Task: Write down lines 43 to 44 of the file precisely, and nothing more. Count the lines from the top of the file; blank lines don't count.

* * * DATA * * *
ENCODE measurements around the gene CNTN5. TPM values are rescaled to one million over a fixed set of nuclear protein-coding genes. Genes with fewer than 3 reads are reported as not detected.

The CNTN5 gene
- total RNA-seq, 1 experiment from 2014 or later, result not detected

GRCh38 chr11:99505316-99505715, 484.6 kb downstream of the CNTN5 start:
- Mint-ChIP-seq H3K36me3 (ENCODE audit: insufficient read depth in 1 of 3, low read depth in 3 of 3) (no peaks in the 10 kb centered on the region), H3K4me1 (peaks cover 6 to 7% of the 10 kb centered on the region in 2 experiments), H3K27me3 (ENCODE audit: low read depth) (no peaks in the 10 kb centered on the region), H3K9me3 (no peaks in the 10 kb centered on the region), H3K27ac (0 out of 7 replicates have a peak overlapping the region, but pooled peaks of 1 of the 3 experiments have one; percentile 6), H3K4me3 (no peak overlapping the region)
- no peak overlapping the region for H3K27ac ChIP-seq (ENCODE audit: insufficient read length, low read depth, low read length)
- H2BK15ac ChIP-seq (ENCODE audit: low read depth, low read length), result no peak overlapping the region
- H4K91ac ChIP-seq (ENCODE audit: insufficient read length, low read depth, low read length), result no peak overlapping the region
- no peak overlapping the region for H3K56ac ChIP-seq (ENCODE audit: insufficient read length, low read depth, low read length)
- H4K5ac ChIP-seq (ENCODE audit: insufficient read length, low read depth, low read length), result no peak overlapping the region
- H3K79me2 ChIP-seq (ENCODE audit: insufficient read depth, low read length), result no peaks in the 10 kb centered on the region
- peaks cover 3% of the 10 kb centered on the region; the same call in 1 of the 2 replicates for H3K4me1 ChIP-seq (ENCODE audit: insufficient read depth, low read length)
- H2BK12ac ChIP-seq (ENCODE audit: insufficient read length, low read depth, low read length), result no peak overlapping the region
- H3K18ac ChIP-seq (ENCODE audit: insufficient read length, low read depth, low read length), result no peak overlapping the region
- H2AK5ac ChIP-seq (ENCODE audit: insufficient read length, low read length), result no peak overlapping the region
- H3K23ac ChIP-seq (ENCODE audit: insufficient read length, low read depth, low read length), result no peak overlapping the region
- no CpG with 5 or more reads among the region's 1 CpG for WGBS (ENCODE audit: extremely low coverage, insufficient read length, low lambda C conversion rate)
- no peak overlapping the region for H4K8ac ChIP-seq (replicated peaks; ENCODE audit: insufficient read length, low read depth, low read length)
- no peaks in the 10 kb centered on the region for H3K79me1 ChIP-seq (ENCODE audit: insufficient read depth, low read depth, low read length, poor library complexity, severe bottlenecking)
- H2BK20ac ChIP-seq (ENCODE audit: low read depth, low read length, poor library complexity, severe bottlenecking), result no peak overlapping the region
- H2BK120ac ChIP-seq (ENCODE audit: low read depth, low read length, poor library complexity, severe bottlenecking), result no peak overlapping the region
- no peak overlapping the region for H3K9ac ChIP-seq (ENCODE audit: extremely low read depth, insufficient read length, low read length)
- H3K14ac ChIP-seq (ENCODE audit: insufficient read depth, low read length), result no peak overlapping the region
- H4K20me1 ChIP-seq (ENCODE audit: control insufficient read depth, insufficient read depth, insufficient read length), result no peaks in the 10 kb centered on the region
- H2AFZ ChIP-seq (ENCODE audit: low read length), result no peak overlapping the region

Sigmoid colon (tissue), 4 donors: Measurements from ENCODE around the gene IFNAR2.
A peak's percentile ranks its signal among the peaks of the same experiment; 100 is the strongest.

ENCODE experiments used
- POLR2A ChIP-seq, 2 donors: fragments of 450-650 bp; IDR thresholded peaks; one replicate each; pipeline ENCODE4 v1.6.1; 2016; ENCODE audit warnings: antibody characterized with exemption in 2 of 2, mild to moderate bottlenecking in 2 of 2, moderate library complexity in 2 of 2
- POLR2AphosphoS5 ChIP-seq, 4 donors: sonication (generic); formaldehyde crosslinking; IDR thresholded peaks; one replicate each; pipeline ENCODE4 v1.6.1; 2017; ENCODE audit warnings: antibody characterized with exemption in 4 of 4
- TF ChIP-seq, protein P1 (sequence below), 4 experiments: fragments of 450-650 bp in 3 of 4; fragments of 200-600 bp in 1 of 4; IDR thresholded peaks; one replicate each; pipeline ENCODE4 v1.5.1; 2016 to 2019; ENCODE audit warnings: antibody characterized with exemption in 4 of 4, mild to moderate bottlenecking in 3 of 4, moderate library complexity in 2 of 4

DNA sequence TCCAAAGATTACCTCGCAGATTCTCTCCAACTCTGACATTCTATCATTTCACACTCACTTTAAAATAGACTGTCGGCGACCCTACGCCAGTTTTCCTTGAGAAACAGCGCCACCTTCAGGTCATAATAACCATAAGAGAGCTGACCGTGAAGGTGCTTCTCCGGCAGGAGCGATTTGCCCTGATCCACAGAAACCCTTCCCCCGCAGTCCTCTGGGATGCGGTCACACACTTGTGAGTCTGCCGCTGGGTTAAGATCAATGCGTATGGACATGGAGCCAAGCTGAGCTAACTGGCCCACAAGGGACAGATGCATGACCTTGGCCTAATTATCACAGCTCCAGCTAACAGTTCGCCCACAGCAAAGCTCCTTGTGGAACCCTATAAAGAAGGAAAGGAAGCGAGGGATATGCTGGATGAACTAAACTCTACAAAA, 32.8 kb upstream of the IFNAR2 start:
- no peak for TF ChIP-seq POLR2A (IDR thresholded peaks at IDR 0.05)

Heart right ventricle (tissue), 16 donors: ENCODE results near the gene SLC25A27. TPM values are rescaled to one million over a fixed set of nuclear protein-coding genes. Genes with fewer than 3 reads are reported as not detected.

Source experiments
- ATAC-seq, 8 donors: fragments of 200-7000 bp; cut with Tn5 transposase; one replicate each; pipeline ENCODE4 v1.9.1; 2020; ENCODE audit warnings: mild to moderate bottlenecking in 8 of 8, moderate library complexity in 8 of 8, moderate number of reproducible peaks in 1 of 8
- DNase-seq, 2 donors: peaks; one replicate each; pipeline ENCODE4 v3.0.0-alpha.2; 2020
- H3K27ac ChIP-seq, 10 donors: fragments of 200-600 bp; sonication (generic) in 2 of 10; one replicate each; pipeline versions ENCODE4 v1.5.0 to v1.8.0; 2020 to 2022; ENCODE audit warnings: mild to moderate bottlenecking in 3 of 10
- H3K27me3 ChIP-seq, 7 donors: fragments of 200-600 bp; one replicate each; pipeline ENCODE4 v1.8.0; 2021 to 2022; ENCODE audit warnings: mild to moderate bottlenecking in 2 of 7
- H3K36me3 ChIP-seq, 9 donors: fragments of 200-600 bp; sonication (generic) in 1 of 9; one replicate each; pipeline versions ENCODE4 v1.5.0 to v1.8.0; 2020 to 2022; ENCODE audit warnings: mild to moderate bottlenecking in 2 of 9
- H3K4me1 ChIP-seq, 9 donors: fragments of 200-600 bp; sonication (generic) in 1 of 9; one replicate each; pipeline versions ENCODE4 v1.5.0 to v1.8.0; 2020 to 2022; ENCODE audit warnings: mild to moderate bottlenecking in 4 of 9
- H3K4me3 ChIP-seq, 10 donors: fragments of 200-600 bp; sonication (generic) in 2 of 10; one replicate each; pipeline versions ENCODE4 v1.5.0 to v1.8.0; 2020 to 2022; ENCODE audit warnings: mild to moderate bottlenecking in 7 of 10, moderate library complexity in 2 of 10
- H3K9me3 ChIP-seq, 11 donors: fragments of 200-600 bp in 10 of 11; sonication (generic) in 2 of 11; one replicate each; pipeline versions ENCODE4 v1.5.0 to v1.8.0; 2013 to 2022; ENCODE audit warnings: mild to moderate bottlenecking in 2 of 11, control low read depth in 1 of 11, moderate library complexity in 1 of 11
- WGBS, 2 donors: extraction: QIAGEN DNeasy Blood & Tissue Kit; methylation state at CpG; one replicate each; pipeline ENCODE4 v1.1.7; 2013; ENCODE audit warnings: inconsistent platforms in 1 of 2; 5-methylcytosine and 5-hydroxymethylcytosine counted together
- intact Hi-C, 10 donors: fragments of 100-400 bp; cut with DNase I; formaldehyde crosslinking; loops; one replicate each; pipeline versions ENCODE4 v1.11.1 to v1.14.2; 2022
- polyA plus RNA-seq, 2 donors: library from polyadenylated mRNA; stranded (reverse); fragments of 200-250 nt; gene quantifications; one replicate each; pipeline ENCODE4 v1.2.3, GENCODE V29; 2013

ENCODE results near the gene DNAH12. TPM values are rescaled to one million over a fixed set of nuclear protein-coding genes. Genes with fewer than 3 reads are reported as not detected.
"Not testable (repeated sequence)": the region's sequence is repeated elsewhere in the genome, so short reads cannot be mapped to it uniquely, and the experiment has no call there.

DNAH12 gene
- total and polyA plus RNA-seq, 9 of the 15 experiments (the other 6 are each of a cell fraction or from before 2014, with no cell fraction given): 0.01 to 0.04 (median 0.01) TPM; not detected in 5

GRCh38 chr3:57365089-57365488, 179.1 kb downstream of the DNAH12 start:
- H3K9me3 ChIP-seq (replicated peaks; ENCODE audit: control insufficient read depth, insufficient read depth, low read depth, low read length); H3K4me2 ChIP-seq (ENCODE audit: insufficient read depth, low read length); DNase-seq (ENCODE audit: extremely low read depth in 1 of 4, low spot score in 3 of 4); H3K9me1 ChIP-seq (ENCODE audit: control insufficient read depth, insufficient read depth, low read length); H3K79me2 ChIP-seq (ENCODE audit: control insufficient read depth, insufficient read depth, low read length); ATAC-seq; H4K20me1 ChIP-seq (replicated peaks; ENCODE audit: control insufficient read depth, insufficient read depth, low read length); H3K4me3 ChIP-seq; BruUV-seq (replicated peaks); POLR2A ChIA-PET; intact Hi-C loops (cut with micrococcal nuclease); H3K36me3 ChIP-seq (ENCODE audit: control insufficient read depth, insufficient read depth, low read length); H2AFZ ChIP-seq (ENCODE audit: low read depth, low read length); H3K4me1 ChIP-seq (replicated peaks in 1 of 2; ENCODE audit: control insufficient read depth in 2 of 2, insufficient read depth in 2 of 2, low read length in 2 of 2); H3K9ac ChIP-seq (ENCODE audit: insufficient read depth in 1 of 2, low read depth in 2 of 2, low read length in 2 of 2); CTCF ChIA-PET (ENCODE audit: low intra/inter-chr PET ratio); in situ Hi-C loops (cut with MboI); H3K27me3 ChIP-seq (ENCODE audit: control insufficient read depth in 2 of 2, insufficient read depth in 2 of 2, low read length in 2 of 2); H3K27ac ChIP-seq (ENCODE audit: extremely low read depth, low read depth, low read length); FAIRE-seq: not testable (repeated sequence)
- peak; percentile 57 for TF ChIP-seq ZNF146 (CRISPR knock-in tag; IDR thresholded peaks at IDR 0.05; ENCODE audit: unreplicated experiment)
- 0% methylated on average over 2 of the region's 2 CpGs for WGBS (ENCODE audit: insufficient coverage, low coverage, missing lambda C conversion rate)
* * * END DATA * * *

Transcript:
- H3K9me3 ChIP-seq, 11 donors: fragments of 200-600 bp in 10 of 11; sonication (generic) in 2 of 11; one replicate each; pipeline versions ENCODE4 v1.5.0 to v1.8.0; 2013 to 2022; ENCODE audit warnings: mild to moderate bottlenecking in 2 of 11, control low read depth in 1 of 11, moderate library complexity in 1 of 11
- WGBS, 2 donors: extraction: QIAGEN DNeasy Blood & Tissue Kit; methylation state at CpG; one replicate each; pipeline ENCODE4 v1.1.7; 2013; ENCODE audit warnings: inconsistent platforms in 1 of 2; 5-methylcytosine and 5-hydroxymethylcytosine counted together